• Anaemia; iron sequestration, maturation arrest in
marrow, folate deficiency
• Tissue destruction; e.g. lung in pneumonia or
tuberculosis, nerves in leprosy, liver in hepatitis B
• Post-infective syndromes; e.g. lactose intolerance,
malabsorption, irritable colon, depression, post-viral
CLINICAL EFFECTS OF INFECTION ON THE BODY-Allergic
• Rash; e.g. urticaria with helminths, maculo-papular in
typhoid and endocarditis, erythema nodosum in
• Arthritis; e.g. in rheumatic fever, Reiter's syndrome
• Pericarditis; e.g. in meningococcal infection
• Encephalitis; e.g. in measles or following vaccines
• Peripheral neuropathy; e.g. in post-infective polyneuritis
• Haemolytic anaemia; e.g. in infectious mononucleosis
• Nephritis; e.g. in streptococcal infection
Clinical effect of infection on the body-toxic
or toxin mediated
• Erythematous rash in streptococcal infection
• Multisystem disturbance in staphylococcal or
streptococcal toxic shock syndrome
• Diarrhea; e.g. staphylococcal enterotoxin, Bacillus
• Organ disturbance; e.g. diphtheria
• Neurological; e.g. tetanus, botulinum, diphtheria
• The incubation period
is the period between the invasion of the tissues by
pathogens and the appearance of clinical features of
• The period of infectivity
is the time that the patient is infectious to others.
INCUBATION PERIODS OF IMPORTANT INFECTIONS
Short incubation periods (< 7 days):
• Bacillary dysentery 1-7 days
• Cholera Hours-5 days ( 2-3 hours)
• Diphtheria 2-5 days
• Gonorrhoea 2-5 days
• Scarlet fever 1-3 days
Intermediate incubation periods (7-21 days)
• Chickenpox 14-21 days
• Measles 7-14 days
• Mumps 12-21 days
• Poliomyelitis 3-21 days
• Rubella 14-21 days
Long incubation periods (> 21 days)
• Brucellosis Days-months
• Hepatitis B 6 weeks-6 months
• Rabies Variable
• Tuberculosis Months-years
PERIODS OF INFECTIVITY IN CHILDHOOD
Disease Infectious period
• Chickenpox 5 days before rash to 6 days after last
• Measles From onset of prodromal symptoms to 4
days after onset of rash
• Mumps 3 days before salivary swelling to 7 days
• Rubella 7 days before onset of rash to 4 days after
Prevention of infection
Any reduction in the reservoirs of infection will naturally reduce the
incidence of disease produced by these organisms.
Endogenous reservoirs may be reduced by
• physical isolation of cases whilst infective
• physical separation of animal sources from human hosts and
• their rapid treatment will reduce zoonoses.
Blockage of transmission by
careful infection control will also halt the spread of infection.
Public health measures control spread of infection and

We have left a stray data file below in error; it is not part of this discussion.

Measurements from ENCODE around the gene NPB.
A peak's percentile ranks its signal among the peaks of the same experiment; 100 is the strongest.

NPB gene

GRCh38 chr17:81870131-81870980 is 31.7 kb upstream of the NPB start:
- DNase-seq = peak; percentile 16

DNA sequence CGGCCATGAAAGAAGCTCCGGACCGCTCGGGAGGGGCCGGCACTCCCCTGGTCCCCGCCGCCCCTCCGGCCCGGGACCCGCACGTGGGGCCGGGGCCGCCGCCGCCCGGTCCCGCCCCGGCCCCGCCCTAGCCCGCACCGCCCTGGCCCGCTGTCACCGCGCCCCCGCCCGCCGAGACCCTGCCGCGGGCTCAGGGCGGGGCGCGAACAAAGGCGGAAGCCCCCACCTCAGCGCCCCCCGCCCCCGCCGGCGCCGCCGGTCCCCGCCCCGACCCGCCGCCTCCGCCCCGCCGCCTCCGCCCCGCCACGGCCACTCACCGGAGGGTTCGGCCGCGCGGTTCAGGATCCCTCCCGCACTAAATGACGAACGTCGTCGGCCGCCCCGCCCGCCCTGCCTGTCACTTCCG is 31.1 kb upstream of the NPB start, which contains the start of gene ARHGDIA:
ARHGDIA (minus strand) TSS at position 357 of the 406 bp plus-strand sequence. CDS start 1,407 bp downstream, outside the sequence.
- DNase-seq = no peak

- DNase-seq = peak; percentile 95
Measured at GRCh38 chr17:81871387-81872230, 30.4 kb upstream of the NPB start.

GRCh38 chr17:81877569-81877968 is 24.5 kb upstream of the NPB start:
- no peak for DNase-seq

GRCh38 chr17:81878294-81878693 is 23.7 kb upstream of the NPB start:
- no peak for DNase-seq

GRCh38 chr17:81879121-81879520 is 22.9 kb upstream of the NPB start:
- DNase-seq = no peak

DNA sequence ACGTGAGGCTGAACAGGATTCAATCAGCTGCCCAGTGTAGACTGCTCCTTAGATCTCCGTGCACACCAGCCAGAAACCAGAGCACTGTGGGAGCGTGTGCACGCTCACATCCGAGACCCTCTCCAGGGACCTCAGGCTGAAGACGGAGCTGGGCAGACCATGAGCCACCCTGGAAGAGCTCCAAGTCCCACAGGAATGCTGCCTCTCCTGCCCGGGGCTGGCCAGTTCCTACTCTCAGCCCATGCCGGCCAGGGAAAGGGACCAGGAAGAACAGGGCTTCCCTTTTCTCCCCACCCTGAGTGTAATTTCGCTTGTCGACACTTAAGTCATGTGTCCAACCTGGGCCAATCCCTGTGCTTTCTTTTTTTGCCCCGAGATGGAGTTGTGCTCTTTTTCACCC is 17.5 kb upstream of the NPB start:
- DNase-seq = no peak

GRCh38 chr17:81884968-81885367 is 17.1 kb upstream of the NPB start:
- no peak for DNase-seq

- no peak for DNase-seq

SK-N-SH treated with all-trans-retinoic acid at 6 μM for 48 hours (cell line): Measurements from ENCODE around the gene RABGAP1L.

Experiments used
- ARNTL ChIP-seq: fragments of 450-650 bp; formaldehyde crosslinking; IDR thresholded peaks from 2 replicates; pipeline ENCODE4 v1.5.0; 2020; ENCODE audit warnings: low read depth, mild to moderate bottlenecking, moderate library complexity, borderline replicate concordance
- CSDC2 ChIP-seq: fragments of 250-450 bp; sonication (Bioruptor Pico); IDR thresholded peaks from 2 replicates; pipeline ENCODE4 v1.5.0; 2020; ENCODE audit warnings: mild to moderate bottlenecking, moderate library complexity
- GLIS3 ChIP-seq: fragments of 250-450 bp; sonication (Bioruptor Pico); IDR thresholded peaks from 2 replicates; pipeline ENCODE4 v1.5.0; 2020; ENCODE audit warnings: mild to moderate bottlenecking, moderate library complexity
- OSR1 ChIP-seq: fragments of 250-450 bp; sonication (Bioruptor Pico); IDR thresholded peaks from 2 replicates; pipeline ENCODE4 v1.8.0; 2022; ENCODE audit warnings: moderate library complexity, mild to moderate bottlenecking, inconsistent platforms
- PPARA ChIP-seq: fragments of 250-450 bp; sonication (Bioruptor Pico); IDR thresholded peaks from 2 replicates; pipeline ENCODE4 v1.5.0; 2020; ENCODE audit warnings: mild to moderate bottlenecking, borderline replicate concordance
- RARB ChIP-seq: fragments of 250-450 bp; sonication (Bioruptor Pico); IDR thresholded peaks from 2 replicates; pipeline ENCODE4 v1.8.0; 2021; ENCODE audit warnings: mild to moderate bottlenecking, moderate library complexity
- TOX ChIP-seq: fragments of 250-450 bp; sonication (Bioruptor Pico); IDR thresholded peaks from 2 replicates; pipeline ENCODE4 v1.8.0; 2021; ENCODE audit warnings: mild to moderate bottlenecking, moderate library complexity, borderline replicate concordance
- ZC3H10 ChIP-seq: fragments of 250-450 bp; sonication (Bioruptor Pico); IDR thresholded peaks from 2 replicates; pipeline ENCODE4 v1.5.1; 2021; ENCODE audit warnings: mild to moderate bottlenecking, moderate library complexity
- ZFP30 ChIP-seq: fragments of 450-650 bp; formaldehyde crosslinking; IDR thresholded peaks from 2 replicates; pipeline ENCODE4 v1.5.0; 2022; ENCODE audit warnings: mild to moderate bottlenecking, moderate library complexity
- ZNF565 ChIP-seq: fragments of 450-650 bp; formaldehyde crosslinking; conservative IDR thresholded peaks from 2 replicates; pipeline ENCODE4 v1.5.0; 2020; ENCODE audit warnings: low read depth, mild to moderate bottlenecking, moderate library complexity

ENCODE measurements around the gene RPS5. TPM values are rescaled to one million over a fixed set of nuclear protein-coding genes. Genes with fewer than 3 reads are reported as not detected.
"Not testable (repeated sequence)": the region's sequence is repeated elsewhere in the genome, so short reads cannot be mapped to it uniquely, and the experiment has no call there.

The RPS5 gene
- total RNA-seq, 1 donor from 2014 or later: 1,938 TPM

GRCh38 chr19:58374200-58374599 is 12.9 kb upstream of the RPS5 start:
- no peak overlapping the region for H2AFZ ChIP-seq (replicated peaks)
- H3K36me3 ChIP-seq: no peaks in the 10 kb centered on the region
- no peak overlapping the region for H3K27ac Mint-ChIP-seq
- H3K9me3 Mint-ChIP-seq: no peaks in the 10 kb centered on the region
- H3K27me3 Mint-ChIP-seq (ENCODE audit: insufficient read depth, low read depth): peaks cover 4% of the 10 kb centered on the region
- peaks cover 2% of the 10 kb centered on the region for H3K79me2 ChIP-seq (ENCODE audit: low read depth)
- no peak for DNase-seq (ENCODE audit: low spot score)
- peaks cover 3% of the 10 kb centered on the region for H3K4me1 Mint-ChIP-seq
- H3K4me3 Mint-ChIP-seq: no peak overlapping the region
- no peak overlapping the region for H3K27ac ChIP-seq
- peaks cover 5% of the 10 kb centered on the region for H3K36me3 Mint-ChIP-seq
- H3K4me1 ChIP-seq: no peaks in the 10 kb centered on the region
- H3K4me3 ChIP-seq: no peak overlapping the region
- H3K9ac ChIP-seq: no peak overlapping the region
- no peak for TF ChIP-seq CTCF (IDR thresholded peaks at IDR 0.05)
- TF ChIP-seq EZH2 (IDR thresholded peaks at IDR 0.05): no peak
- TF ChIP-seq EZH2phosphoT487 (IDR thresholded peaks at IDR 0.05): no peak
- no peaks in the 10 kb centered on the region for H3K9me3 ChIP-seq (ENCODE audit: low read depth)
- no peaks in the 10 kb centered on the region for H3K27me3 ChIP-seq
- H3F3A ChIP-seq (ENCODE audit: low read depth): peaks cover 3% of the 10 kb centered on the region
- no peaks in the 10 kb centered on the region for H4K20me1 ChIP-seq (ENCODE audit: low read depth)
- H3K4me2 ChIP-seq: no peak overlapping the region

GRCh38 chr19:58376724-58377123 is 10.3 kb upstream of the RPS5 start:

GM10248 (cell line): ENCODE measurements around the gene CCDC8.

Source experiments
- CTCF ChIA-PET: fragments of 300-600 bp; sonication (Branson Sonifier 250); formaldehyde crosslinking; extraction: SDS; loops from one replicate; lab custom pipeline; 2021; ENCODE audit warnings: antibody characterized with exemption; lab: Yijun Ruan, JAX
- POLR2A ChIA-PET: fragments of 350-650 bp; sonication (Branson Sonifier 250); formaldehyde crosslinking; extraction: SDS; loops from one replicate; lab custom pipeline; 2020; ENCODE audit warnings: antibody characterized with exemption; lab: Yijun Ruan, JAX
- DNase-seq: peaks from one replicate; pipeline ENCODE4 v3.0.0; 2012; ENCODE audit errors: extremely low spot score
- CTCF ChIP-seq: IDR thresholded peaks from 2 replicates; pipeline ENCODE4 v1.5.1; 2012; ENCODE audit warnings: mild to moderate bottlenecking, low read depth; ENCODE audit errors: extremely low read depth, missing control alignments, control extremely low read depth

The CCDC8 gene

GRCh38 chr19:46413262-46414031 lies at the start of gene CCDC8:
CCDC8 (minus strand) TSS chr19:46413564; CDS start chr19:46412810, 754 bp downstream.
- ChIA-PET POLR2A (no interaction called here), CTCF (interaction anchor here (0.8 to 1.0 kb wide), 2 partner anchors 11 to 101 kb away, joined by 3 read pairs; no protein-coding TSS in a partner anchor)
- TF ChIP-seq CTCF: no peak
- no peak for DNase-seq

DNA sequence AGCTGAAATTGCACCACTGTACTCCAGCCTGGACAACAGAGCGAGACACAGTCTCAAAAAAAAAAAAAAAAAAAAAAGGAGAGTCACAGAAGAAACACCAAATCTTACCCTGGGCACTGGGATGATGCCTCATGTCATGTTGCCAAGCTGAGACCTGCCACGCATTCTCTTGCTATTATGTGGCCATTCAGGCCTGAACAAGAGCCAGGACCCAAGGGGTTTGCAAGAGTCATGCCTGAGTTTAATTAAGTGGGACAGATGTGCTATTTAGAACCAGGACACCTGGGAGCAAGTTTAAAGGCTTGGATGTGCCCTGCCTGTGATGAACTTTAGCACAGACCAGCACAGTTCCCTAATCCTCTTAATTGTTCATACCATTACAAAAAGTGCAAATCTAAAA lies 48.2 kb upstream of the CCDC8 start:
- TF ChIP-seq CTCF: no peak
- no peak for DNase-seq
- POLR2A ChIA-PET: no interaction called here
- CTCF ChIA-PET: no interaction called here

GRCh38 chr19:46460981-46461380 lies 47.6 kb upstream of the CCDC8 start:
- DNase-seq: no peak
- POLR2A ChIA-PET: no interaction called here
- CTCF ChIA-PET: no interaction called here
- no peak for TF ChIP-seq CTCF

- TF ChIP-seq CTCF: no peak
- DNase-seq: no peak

• vaccination may improve 'herd immunity' in communities.
• Prophylactic immunoglobulin may help some individuals at high risk
INDICATIONS FOR CHEMOPROPHYLAXIS IN
CONTACTS OF PATIENTS WITH INFECTIOUS DISEASE
Infection Antimicrobiol agent Adult dose
• Diphtheria Erythromycin 500 mg 6-hourly for 5 days
• Meningococcal Rifampicin 600 mg 12 hrly 2 days or
Ciprofloxacin 500 mg single dose
• Whooping cough Erythromycin 500 mg 6-hourly for 7 days
• Tuberculosis Isoniazid 300 mg daily for 6 months
INDICATIONS FOR PROPHYLACTIC
Human specific immunoglobulin
• Virus B hepatitis (needle stick injuries, sexual partner)
• Tetanus (susceptible injured patients)
• Rabies (post-exposure protection)
• Chickenpox (immunosuppressed children, adults and
• Respiratory syncytial virus infection (high-risk infants,
e.g. premature-investigational use)
CHARACTERISTICS OF EFFECTIVE VACCINES
• Long-lasting effects
• Cost Inexpensive to produce and deliver
• Administration Easy to deliver with no side-effects
GUIDELINES FOR IMMUNISATION AGAINST
• The principal contraindication to inactivated vaccines is a significant reaction
to a previous dose
• Live vaccines should not be given to pregnant women or to the
immunosuppressed, or in the presence of an acute infection
• If two live vaccines are required, they should be given either simultaneously
in opposite arms or 3 weeks apart
• Live vaccines should not be given for 3 months after an injection of human
normal immunoglobulin (HNI)
• HNI should not be given for 2 weeks after a live vaccine
• Hay fever, asthma, eczema, sickle-cell disease, topical corticosteroid
therapy, antibiotic therapy, prematurity and chronic heart and lung diseases,
including tuberculosis, are not contraindications to immunisation
IMMUNISATION SCHEDULE FOR INFANTS RECOMMENDED BY
THE WHO EXPANDED PROGRAMME ON IMMUNISATION
Vaccine Birth 6 weeks 10 weeks 14 weeks 9months
Oral polio * * * *
Diphtheria, * * *
Hepatitis B * * *